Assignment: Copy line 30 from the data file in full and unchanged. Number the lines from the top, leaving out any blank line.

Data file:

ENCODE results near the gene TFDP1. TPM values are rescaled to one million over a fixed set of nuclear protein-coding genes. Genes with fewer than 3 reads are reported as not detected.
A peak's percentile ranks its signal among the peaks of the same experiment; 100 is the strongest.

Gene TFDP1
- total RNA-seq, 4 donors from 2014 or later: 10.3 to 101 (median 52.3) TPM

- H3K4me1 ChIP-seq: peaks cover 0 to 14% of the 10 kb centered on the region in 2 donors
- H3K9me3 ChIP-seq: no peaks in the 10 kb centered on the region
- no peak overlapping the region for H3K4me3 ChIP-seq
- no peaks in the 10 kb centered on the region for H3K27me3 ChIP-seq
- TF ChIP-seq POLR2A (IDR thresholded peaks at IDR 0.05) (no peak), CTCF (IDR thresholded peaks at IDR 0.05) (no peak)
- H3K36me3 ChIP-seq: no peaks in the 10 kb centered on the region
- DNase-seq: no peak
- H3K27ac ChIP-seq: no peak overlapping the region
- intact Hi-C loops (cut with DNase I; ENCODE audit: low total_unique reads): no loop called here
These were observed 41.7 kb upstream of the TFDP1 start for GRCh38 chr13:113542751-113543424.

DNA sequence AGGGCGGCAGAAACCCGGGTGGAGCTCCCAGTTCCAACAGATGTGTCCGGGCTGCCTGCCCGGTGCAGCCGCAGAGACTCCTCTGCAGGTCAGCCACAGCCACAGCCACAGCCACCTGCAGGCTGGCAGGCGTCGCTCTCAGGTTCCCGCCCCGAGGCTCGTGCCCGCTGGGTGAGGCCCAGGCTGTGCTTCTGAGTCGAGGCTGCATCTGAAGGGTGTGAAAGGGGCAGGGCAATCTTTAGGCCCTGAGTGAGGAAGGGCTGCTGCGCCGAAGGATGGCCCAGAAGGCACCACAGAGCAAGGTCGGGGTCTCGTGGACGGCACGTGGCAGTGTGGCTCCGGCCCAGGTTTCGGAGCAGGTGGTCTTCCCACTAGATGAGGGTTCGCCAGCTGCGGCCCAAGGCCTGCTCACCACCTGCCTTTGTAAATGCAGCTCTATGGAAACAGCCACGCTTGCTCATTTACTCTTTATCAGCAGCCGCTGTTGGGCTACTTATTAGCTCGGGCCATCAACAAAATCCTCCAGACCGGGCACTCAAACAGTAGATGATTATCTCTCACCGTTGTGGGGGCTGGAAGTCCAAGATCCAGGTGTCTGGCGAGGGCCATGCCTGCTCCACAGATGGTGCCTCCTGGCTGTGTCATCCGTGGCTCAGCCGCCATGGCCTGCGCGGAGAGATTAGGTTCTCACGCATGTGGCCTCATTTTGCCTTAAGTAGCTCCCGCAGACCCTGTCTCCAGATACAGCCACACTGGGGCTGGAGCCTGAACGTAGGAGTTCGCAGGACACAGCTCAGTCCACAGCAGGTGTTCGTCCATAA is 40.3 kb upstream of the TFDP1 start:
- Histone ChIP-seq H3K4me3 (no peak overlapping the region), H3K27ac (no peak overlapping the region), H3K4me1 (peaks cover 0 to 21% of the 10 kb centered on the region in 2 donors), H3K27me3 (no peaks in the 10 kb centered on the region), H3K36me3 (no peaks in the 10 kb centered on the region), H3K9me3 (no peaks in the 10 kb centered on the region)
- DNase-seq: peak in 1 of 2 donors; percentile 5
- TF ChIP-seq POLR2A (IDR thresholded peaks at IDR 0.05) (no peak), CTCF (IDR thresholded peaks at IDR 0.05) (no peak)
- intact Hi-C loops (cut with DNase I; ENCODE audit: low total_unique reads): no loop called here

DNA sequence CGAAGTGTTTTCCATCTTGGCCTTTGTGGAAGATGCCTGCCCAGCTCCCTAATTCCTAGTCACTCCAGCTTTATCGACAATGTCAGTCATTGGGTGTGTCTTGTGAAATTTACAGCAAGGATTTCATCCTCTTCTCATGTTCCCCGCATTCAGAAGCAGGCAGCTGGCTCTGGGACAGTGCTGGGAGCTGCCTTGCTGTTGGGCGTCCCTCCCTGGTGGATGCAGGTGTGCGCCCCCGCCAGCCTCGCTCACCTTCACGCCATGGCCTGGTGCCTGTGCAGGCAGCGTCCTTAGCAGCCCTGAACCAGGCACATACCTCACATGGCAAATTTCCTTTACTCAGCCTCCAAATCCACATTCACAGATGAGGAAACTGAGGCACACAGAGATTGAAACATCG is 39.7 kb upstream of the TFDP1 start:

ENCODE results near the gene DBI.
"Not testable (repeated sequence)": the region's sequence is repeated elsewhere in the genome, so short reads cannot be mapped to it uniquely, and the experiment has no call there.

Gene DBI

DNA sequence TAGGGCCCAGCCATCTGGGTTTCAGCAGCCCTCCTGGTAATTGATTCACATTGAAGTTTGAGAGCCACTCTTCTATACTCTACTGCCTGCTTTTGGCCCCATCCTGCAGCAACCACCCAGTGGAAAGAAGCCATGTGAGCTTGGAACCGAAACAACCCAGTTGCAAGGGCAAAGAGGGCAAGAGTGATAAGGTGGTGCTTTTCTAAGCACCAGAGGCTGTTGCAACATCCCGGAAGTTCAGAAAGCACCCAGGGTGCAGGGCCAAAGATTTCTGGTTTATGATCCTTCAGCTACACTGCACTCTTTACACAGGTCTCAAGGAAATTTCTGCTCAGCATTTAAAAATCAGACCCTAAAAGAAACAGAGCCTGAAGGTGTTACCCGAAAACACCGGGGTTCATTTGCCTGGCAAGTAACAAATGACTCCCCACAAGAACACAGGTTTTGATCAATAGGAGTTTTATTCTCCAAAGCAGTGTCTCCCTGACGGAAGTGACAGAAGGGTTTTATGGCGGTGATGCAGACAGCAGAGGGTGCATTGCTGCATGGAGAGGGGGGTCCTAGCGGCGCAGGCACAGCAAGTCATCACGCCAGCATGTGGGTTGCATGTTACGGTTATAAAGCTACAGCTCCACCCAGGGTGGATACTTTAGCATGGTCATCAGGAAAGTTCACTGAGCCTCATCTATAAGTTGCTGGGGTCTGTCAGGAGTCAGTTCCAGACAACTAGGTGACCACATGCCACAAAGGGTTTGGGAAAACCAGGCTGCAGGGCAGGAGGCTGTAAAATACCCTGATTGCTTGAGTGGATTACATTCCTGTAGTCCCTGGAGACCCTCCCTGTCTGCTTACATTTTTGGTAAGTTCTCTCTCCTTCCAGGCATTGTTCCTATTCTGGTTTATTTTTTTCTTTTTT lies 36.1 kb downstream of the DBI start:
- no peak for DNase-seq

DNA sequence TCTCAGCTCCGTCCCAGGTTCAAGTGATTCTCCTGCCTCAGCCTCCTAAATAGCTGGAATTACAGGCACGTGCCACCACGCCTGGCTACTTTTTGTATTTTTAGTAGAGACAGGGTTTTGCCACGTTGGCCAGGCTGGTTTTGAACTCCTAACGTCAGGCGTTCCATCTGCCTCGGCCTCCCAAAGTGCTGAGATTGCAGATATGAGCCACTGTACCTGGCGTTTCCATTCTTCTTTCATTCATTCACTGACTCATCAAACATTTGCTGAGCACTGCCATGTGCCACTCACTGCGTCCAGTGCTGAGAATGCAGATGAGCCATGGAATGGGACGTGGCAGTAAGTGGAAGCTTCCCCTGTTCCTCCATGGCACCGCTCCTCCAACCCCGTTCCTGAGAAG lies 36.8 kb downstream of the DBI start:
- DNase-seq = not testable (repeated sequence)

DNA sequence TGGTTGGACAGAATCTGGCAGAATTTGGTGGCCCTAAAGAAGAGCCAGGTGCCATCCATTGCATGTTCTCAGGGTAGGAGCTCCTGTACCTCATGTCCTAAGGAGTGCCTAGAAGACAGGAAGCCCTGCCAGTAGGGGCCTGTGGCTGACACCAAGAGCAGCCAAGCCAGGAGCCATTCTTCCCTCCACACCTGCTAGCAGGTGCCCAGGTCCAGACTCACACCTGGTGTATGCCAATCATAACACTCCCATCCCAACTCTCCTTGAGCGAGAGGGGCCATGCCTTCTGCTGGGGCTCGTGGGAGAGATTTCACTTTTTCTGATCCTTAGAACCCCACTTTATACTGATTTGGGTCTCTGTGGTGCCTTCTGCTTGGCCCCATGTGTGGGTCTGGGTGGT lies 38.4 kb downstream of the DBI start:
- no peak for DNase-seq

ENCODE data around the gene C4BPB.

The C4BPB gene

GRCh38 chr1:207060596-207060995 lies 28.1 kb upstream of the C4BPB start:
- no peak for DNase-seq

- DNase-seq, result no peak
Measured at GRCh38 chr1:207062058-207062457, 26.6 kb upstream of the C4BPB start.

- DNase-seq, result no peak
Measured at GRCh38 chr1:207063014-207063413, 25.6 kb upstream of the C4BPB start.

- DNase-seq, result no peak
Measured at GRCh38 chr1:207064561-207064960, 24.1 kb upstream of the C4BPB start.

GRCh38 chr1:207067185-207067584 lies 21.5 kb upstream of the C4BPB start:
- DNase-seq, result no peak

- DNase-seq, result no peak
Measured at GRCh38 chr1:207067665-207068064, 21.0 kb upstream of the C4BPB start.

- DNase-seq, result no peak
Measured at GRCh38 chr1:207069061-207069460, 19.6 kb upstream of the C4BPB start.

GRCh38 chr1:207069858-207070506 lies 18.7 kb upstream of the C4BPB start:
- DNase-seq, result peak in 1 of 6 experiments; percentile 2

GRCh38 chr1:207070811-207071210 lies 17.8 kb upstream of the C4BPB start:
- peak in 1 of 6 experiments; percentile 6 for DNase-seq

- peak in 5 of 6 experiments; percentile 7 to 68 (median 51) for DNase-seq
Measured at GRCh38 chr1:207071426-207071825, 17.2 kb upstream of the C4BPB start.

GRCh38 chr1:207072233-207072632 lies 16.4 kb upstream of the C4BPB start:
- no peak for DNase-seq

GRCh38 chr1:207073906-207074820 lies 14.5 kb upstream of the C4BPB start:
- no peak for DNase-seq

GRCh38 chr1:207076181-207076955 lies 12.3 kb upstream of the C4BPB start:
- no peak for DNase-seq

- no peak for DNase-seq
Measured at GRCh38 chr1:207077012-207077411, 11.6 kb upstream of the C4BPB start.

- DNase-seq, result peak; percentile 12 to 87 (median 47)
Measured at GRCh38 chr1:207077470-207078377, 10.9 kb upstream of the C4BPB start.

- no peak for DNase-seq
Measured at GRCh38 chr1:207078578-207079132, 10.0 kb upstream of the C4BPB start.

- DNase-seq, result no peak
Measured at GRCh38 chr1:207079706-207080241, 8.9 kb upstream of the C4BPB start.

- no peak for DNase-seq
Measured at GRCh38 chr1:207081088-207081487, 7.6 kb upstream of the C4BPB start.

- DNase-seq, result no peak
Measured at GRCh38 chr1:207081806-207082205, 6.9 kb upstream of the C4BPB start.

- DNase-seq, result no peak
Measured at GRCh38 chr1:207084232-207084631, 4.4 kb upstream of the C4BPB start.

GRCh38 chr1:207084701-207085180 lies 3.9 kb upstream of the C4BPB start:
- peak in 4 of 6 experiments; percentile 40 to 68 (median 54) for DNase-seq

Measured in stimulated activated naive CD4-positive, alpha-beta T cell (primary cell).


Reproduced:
ENCODE data around the gene C4BPB.